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Ward brings stability, winning back to Flames with communication

New coach has Calgary in playoff contention following Peters' resignation

by Tim Campbell @TimNHL / Staff Writer

CALGARY -- Geoff Ward recognized chaos and heard the noise around the struggling Calgary Flames when he was named coach on Nov. 29, and he knew what needed to be done. 

He wanted to insulate the locker room from the turmoil and tension that accompanied the resignation of coach Bill Peters, so he made sure the players knew communication was a priority and that they'd be empowered to help the team break out of its early-season rut.

"You have to be true to your style," Ward said. "That's the way I'm comfortable coaching. I want the player to be an active participant in it because I feel if a player is actively involved in what's going on on a daily basis, they're more committed and more accountable."

It was not an easy transition for the Flames. Peters, in his second season as coach, resigned on Nov. 29, four days after a former player of his in AHL accused him on Twitter of using a racial epithet 10 years ago. 

Ward coached one game before Peters resigned -- a 3-2 overtime win against the Buffalo Sabres -- on Nov. 27 with Peters away from the team. The Flames then won next six after Ward was named coach. 

After finishing first in the Western Conference with 107 points last season, then losing to the Colorado Avalanche in six games in the Western Conference First Round, Calgary had lost six straight games (0-5-1) and was 10-12-3 on Nov. 21.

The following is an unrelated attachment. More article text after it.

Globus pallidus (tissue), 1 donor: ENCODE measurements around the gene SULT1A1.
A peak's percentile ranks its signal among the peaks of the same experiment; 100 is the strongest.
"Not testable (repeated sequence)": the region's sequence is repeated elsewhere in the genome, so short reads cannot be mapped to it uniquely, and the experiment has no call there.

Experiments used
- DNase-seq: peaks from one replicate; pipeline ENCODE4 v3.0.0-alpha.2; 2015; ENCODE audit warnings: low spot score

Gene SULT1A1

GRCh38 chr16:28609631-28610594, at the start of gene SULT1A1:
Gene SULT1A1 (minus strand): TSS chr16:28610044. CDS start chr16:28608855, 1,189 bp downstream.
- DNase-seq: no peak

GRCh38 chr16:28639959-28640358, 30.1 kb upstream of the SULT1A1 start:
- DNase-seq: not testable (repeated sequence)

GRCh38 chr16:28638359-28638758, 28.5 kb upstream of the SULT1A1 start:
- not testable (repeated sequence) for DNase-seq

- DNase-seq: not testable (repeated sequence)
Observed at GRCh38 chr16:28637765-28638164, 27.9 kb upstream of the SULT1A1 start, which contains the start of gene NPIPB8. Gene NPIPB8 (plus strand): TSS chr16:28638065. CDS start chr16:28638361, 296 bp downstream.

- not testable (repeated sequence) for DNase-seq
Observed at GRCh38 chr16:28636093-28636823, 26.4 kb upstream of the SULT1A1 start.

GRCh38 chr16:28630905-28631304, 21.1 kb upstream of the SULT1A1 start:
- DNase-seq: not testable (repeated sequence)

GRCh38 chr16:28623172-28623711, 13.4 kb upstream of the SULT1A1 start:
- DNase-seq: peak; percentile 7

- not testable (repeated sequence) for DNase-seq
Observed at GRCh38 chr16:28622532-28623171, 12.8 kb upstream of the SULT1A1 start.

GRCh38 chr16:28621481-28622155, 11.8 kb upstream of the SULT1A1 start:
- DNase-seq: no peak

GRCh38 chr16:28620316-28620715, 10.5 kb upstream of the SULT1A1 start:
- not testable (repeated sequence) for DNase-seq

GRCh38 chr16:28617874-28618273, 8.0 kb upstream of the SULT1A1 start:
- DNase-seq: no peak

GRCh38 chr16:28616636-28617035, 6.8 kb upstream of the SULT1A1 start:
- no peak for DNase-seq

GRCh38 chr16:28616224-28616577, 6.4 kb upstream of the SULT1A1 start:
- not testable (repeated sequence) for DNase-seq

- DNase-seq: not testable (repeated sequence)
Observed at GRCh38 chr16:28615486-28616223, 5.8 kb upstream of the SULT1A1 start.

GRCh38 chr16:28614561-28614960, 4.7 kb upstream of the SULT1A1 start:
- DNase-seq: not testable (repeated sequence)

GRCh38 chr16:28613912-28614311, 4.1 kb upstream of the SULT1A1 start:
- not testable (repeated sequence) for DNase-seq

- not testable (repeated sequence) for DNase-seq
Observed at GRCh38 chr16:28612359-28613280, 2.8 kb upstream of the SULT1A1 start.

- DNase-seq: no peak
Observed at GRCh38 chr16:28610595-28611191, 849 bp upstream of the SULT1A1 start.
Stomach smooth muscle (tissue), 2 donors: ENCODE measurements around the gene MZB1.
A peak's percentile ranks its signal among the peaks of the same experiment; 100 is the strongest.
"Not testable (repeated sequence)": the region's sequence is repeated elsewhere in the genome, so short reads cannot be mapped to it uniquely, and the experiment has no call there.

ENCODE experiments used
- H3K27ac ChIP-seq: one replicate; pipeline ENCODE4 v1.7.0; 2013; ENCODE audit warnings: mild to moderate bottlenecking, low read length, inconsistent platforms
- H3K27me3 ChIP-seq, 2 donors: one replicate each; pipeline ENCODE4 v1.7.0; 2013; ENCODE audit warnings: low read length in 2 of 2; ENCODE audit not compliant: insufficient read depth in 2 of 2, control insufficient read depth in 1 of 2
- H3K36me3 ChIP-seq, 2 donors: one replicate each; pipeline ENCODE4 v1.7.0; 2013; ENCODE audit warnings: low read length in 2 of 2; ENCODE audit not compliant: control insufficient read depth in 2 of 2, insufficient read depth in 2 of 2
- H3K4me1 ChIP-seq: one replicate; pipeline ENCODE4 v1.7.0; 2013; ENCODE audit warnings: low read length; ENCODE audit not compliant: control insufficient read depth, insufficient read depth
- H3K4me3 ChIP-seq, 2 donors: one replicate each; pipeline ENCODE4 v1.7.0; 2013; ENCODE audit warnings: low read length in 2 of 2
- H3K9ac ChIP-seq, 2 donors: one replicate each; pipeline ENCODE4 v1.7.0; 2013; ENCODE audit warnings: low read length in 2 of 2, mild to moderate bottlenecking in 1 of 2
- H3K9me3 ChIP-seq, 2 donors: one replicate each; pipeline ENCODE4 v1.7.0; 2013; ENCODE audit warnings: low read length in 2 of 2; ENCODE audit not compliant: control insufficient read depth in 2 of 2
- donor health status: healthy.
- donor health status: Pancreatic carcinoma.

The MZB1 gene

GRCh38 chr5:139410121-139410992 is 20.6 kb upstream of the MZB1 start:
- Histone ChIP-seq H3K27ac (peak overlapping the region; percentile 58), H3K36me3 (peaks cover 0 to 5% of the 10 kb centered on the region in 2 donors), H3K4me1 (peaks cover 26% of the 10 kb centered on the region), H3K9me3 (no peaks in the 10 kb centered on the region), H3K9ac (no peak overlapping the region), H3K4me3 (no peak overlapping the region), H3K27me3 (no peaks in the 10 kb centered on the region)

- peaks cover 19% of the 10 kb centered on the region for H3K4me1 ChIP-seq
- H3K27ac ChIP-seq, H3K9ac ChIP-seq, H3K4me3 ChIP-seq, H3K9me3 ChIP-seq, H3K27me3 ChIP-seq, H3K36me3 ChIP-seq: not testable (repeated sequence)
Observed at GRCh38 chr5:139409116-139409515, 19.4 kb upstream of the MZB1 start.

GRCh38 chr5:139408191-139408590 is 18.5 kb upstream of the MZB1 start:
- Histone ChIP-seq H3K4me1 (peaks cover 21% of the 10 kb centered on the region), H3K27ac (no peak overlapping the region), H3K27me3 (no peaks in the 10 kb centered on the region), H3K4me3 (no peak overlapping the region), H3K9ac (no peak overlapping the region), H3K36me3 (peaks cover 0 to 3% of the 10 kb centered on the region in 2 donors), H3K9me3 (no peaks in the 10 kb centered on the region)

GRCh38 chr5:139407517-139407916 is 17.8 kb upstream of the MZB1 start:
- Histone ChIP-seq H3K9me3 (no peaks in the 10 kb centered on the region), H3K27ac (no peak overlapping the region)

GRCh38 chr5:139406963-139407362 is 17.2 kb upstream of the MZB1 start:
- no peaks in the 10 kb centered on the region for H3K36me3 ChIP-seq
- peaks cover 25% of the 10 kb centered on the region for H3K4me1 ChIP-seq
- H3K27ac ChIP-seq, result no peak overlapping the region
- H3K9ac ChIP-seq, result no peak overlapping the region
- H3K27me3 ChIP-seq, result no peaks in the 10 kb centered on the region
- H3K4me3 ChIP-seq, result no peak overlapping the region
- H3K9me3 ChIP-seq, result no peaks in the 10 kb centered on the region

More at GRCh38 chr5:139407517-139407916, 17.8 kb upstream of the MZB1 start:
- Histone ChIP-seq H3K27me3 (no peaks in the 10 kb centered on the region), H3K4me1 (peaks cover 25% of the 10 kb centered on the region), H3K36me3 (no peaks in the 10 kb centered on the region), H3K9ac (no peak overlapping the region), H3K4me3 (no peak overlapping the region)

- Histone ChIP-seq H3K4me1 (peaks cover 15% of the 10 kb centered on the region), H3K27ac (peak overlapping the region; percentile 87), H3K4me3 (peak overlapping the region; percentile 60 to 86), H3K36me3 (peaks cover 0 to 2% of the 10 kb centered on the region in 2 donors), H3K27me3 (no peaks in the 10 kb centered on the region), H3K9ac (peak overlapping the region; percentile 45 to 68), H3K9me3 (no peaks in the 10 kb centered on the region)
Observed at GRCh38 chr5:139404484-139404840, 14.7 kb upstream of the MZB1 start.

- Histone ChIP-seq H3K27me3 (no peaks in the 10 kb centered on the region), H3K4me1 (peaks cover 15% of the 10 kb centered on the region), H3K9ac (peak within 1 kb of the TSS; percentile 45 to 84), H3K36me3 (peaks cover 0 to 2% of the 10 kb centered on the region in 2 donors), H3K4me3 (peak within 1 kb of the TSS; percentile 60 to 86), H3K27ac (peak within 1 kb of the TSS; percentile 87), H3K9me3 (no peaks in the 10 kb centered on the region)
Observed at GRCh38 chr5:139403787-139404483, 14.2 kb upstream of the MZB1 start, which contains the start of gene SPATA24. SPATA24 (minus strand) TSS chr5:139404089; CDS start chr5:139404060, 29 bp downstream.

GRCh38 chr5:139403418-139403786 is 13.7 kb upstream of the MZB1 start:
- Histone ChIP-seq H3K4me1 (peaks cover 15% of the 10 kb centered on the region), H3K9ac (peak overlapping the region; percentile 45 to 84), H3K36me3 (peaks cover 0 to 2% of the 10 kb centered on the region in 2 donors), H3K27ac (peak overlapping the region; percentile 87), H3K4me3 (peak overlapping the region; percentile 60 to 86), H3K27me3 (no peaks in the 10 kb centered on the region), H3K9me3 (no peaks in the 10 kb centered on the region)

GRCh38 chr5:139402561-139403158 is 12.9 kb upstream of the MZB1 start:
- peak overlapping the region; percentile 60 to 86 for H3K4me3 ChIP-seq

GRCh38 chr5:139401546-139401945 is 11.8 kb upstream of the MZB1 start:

The Flames are 7-2-1 under Ward and have moved into the second wild card into the playoffs from the Western Conference heading into their game against the Dallas Stars at American Airlines Center on Saturday (7 p.m. ET; NHLN, SN, TVAS, FS-SW). 

Coaches are in charge but Ward, who was hired by the Flames as associate coach May 30, 2018, said he believes player leadership in all situations is essential.

"We've stressed from Day One that it's their program, they've got to take ownership of it," Ward said. "We're just here to help steer the ship the way they want it to go and try to make everybody on the ship realize their potential. We feel that's an energy we can take advantage of."

Ward, who was only named coach for the rest of this season, said he's not troubled in the least by his status.

"Not at all uncomfortable," he said. "It's their program. I'm just here to do my job on a daily basis, and at the end of the day, we'll see where it leads. I'm not thinking about anything else but the team. Maybe by the All-Star break I'll be able to sit back and reflect on some things but right now, we're in the middle of the grind and you have to make sure you keep coming in and grinding."

Prior to his promotion from associate in Calgary, the 57-year-old was an assistant and coach of the Edmonton Oilers' American Hockey League affiliate for four seasons from 2001-05, as an assistant under coach Claude Julien with the Boston Bruins for seven seasons from 2007-14 and as an assistant to coach John Hynes with the New Jersey Devils for three seasons from 2015-18.

Ward said that a season in Germany, when he coached Iserlohn of the Deutsche Eishockey Liga in 2006-07, was instrumental in his own growth, helping him realize that his core principles of communication and empowerment were the way of the future.